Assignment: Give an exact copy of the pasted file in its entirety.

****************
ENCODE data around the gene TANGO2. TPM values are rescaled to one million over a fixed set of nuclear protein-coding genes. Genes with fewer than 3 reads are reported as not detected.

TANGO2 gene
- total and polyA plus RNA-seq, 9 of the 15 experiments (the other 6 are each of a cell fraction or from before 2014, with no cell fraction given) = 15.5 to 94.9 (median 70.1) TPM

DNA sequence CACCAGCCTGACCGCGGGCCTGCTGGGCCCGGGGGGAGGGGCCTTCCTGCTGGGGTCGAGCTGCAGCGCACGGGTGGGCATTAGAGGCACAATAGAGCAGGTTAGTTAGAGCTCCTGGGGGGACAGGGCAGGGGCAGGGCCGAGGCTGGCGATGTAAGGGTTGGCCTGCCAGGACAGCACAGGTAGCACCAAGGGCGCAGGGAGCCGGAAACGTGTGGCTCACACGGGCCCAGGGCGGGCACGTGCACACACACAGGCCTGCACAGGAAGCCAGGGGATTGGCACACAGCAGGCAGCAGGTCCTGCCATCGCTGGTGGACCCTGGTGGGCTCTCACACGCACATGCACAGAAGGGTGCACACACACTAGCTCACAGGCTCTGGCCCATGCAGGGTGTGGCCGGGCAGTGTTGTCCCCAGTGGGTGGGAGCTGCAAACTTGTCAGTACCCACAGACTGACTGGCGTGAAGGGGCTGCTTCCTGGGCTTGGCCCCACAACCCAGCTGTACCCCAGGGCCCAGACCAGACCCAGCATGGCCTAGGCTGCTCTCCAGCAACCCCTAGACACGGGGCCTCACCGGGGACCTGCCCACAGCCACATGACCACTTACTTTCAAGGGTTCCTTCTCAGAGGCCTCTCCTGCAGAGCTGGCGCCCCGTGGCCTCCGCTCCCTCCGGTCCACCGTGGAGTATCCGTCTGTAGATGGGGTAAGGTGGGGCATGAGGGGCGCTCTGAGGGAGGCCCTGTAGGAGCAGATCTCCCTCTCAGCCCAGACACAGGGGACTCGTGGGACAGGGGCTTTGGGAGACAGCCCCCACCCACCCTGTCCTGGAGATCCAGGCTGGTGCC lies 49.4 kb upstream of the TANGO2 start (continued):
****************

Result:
ENCODE data around the gene TANGO2. TPM values are rescaled to one million over a fixed set of nuclear protein-coding genes. Genes with fewer than 3 reads are reported as not detected.

TANGO2 gene
- total and polyA plus RNA-seq, 9 of the 15 experiments (the other 6 are each of a cell fraction or from before 2014, with no cell fraction given) = 15.5 to 94.9 (median 70.1) TPM

DNA sequence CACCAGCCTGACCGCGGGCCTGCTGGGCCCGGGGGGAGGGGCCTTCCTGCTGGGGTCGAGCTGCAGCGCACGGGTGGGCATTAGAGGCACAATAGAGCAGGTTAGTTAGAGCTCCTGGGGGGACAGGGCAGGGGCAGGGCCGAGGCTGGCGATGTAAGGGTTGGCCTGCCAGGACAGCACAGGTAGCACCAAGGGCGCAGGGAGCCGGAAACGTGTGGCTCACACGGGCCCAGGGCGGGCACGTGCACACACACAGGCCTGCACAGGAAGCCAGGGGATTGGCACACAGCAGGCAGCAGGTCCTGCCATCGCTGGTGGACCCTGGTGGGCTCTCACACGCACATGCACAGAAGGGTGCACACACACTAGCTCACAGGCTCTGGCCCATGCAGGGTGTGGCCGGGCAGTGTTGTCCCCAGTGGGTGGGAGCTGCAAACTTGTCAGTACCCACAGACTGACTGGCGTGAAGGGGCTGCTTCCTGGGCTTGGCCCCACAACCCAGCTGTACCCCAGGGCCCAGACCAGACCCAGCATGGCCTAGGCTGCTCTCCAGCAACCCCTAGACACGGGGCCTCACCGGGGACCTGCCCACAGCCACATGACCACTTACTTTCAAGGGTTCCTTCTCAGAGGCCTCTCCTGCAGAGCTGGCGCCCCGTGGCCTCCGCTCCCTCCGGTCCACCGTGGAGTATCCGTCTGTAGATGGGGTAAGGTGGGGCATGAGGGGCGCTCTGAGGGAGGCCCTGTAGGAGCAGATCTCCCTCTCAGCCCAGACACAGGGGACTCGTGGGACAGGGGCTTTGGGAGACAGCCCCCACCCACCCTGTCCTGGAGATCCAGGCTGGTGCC lies 49.4 kb upstream of the TANGO2 start (continued):